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||Web Edition Poets in the pond.....
"If you're coming, you'd better come soon," Dad said with prescience reserved for the dying.
My brother beat me to our father's deathbed so that he could say, ever sensitive to his own feelings, "I'm so glad I was here when Dad died."
We walked the driveway through the garage, past aged oak logs stacked winter-ready, past the trunk of his car emergency-ready: road flares, coiled rope, Sealtest milk carton full of gravel for tire-traction in the coming snow. Folded near the rope a worn gray blanket waits to warm his wife until the tow-truck charges into sight welcome as bugle-blowing cavalry.
I kissed smiling mom & crying sisters, remembered how my father was never late for me, up in dawns I never saw, early for Rotary meetings, in time to report to me, by his watch-checking, my tardiness.
His body was already gone. Delivered to the medical school to be sliced & studied by students who would find, there, no evidence that I arrived too late.
Erie Chapman is Editor of The National Literary Review. His poetry has been published in various journals including, most recently, The Aurora Review. He has taught as adjunct faculty at Vanderbilt and runs a charitable foundation in Nashville. His academic background includes Northwestern University (Bachelors) Vanderbilt University Divinity School (Masters) George Washington University Law School (Juris Doctor).
Onstage, from behind
the Laurentian Shield,
abundant of wing and body,
came tuxedo gray geese,
white jaunty Fred Astaire
scarves around necks
black as top hats.
They declined low
over the lake, their single
file pattern close as buttons
on a tunic front, choreographed
by a seamstress. A scrutable awe
trailed behind them.
Dance hall precision,
what comes to us by rote
and to them being what they are,
built parapets of that awe;
and accuracy in maneuver,
mastery of thermal lift
from an open December
lake hip deep in water,
ankle deep in food.
But too quickly these victors
of flight strike upon the very air’s
dominion further south, where
swamps stretch feet under
cypress and yellow pine,
and secret morning mists
are quietly infiltrated
by design and the guarded
odor of gun oil.
- published in Facets Magazine
Child of the Canal
With cold iron we pulled her
up through a mouth of ice,
the pale blue and white dress
twisted as if some unearthly god
had fouled her further paleness,
eyes hammered shut, her hair
caught in one final sweep. Night
too trod silver on her face
where a faint star shone.
Parents, rooted, twined, came
part of the moaning adrift
on darkness, wind and water
at turmoil. This was her
great step forward, escape
from smaller joys, a mouth
of water at elsewhere sears
away the parching, leaks down
through the dry scars of July,
a throat driven arid by August
with its harsh fistfuls.
At another time she ladled
the worn pewter cup at well,
cooled her lips with a moment
of deep rock, roots shifting
underground, years of sediment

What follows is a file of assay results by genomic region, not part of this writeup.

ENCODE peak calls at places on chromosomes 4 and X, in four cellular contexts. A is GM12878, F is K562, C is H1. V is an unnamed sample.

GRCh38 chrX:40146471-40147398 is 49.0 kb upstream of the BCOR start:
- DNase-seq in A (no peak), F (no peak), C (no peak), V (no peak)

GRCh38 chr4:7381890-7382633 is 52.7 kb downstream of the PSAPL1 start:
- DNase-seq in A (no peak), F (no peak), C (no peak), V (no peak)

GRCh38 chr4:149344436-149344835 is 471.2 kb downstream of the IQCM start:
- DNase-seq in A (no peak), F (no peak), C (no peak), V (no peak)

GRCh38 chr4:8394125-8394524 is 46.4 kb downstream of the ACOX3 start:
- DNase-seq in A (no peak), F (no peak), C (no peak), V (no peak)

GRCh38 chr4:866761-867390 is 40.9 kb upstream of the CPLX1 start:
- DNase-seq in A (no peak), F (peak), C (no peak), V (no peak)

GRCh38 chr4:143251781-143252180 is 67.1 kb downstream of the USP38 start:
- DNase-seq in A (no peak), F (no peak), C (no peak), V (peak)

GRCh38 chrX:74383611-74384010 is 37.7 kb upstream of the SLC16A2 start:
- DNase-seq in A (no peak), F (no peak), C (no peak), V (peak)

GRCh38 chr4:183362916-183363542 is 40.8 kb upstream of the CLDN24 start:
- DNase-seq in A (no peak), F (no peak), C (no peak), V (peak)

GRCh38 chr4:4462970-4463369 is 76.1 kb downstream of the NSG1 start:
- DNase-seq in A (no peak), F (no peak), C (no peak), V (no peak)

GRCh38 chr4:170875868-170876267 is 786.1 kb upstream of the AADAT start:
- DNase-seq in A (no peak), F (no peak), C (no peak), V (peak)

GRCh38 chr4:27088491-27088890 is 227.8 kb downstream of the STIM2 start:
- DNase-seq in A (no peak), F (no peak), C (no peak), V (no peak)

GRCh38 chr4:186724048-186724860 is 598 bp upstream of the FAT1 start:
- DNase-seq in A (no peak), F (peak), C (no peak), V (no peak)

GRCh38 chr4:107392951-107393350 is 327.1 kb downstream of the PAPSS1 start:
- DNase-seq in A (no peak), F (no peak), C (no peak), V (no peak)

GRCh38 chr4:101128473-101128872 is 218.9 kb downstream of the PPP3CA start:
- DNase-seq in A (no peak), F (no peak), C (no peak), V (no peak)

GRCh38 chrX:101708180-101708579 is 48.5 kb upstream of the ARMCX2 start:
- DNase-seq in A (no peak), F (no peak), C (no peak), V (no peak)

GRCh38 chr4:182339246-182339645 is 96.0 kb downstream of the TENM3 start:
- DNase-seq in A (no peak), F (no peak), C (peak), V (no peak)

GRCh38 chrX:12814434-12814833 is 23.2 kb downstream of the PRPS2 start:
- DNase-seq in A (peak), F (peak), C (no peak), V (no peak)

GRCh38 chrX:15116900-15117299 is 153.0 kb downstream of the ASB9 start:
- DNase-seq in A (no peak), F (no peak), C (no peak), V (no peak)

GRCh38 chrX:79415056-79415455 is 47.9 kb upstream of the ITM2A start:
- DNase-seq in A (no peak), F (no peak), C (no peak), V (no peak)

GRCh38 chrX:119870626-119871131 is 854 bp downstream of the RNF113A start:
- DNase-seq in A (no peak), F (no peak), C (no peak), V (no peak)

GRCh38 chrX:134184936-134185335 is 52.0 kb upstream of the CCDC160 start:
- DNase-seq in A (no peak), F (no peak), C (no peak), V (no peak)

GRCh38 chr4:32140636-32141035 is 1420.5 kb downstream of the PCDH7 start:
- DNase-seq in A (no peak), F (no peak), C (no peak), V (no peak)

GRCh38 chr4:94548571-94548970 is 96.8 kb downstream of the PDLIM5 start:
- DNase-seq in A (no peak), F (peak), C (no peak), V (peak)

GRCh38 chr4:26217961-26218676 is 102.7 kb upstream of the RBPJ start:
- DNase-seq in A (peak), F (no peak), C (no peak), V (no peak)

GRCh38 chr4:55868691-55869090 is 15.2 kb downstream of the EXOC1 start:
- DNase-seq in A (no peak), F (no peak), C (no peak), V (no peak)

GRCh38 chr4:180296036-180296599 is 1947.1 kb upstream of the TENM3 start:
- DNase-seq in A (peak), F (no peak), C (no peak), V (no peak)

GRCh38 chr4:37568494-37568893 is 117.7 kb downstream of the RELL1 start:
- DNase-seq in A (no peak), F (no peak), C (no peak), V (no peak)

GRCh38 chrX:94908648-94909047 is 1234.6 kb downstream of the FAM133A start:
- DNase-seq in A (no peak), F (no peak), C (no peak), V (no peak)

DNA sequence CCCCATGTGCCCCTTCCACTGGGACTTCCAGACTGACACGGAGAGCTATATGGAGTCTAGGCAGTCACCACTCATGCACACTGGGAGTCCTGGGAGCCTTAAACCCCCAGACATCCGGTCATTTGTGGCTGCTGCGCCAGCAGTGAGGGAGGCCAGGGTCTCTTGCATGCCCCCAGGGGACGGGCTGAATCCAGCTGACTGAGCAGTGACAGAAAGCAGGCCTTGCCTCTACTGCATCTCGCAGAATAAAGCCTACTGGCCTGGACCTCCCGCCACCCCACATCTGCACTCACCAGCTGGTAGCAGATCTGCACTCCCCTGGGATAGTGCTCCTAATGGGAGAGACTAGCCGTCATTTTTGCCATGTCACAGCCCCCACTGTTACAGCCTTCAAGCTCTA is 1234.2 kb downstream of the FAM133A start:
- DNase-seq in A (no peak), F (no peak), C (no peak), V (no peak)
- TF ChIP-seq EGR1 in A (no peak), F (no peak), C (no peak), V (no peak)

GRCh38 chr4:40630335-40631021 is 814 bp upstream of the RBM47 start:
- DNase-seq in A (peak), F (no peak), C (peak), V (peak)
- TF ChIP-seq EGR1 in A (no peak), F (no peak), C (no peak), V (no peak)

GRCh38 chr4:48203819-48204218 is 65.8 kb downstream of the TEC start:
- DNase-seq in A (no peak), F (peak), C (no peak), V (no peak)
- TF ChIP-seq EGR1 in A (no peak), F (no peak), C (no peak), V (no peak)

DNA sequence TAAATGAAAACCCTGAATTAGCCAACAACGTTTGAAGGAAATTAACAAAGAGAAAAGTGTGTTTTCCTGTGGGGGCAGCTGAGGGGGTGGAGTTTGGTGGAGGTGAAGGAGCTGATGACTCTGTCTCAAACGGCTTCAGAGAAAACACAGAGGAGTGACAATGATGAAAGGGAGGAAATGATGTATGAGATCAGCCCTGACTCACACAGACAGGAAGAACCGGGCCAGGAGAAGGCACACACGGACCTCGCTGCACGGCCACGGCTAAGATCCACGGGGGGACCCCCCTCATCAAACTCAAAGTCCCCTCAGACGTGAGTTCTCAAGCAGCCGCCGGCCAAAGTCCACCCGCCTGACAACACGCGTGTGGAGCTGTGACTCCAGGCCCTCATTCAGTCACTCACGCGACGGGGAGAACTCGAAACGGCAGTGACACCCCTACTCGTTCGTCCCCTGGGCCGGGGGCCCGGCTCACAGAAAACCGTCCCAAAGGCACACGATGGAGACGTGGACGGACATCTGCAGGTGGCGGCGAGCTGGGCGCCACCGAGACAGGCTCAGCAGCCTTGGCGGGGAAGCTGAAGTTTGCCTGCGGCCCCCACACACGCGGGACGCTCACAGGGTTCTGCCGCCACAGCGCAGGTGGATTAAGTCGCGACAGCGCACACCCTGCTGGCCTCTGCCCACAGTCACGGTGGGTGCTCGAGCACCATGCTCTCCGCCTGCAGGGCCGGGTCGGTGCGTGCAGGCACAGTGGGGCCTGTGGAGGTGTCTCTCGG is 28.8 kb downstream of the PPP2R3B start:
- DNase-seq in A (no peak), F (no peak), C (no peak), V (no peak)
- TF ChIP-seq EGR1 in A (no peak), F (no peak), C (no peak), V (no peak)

from up this other rocky throat.
Stars shine there, passing
softly through the bucket handle,
where the Seven Sisters see
Seven Sisters in that low field.
Oh, we raked her in from the stars.
- published in Samsara
I Who Lost A Brother
and nearly lost another
remember the headlines, newsreels,
songs of bond-selling, gas-griping,
and movies too true to hate.
The whole Earth bent inwards,
imploding bombs, bullets, blood,
shrieking some terrible bird cry
in my ears only sleep could lose.
Near sleep I could only remember
the nifty bellbottom blues he wore
in the picture my mother cleaned
and cleaned and cleaned on the altar
of her bureau as if he were the Christ
or the Buddha, but he was out there
in the sun and the sand and the rain
of shells and sounds I came to know
years later moving up from Pusan.
I never really knew about him until
he came home and I saw his sea bag
decorated with his wife’s picture,
and a map
and the names
Saipan, Iwo Jima, Kwajalein,
- published in Split Shot
In dawn’s wing-lift, when great gulls
tell time, he let go her hand. She
counted syllables rounding up silence.
Onto the damp, fashionable driveway,
slabs of it powdered by salt, she heard
a gull drop a noisy quahog for openers.
Feathers filled her mind, flight elements,
a warm thermal climbed upon, migrations.
Now all my birds are flying, she said.
A last time she held him, his bones fled,
heart at smithereens, never looking back.
He was an auk, open mouthed, pleading
for forgiveness, the cold take of muscle
racing far ahead of lungs last exercise,
nerves at plastic wire ventures, the fire-
place of his chest banked in ashes.
Overhead, in trails of blue flight,
the company of birds climbed outward.
He rose to the east of morning, left her
and Nahant touching an edge of departures,
fingerprints carried aloft on feathers,
and all the way out, like broken promises,
the sea morgue-cold and valid,
she felt him newly forming over waters.
- published in Ken*Again
Tom Sheehan’s Epic Cures, a collection of short stories, has just been released by Press 53. A Collection of Friends, memoirs, was issued in 2004 by Pocol Press (nominated for PEN America Albrand Memoir Award). A poetry chapbook, The Westering, was issued 2004 by Wind River Press. His fourth poetry book, This Rare Earth & Other Flights, was issued in 2003, by Lit Pot Press.